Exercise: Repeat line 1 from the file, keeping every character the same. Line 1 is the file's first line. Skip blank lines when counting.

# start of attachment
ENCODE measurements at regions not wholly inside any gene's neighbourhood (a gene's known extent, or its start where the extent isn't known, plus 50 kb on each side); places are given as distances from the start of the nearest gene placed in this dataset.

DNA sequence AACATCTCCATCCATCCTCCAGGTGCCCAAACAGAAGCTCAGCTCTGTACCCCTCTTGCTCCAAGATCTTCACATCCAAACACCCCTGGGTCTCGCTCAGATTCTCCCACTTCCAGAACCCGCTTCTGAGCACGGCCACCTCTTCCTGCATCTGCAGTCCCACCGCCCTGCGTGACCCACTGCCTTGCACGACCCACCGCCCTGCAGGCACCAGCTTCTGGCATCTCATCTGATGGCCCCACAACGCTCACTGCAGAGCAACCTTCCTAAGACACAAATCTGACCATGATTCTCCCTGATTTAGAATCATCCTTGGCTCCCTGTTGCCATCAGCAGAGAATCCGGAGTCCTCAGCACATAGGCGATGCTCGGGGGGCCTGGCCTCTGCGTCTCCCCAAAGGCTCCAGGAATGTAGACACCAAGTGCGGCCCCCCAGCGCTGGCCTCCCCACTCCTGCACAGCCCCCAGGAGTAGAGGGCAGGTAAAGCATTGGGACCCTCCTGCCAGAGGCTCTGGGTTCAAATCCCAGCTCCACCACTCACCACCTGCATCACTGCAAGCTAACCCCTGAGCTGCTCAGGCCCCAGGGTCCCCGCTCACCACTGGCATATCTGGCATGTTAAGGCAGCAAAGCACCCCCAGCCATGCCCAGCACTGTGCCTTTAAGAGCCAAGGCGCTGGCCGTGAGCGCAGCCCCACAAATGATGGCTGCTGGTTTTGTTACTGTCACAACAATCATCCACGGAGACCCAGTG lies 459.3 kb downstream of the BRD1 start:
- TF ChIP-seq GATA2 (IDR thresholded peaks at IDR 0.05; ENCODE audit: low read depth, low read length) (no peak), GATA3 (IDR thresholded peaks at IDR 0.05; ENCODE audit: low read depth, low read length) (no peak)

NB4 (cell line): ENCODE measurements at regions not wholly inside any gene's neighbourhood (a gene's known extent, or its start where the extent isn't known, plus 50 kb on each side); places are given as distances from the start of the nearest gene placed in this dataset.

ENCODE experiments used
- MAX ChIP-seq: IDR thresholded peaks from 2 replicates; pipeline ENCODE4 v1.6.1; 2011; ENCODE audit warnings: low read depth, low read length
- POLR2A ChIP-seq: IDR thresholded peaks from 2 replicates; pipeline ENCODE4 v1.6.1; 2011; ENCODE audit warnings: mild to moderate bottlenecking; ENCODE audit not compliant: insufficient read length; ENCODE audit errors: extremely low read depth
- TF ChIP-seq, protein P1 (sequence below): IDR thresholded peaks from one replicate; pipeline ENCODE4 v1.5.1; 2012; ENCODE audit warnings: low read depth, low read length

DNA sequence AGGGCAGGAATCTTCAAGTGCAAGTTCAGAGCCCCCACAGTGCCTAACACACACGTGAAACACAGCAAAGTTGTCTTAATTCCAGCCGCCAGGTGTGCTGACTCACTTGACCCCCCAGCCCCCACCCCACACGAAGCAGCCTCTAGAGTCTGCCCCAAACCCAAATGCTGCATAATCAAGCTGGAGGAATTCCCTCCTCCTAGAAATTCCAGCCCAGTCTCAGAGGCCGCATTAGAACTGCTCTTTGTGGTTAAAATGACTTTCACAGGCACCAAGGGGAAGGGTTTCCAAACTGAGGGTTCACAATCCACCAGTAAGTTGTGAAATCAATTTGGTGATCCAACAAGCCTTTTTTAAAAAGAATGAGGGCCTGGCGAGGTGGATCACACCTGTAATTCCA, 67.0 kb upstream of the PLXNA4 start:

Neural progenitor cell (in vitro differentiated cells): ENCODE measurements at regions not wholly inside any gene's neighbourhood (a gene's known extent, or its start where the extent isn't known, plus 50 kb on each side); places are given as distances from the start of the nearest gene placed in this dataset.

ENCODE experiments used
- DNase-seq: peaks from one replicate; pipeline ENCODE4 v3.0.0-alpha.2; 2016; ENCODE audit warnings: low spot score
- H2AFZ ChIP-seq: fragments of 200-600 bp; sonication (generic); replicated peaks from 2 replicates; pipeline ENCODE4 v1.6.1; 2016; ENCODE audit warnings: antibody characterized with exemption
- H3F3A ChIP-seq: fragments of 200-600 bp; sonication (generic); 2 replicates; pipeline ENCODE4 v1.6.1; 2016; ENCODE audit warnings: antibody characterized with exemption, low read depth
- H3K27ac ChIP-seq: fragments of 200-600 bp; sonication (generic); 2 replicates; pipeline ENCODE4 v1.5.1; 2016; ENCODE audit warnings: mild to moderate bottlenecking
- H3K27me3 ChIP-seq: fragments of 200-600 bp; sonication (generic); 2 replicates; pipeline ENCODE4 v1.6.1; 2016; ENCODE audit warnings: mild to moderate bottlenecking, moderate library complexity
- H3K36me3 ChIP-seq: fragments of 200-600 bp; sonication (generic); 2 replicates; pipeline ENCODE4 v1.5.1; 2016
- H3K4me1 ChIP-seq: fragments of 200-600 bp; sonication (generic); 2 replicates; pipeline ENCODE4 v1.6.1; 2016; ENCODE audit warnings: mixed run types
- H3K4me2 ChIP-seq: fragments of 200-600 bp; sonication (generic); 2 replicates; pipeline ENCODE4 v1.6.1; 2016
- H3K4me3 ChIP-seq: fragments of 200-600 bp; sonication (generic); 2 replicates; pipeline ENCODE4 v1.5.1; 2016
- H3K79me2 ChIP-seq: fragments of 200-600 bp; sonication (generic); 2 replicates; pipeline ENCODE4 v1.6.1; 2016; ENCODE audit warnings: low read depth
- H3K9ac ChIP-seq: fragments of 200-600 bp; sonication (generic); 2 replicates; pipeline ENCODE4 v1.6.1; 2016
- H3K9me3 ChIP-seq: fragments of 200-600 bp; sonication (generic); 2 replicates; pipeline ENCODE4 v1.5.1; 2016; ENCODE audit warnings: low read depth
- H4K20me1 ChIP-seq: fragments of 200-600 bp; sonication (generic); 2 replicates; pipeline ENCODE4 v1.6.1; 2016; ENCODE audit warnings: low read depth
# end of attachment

ENCODE measurements at regions not wholly inside any gene's neighbourhood (a gene's known extent, or its start where the extent isn't known, plus 50 kb on each side); places are given as distances from the start of the nearest gene placed in this dataset.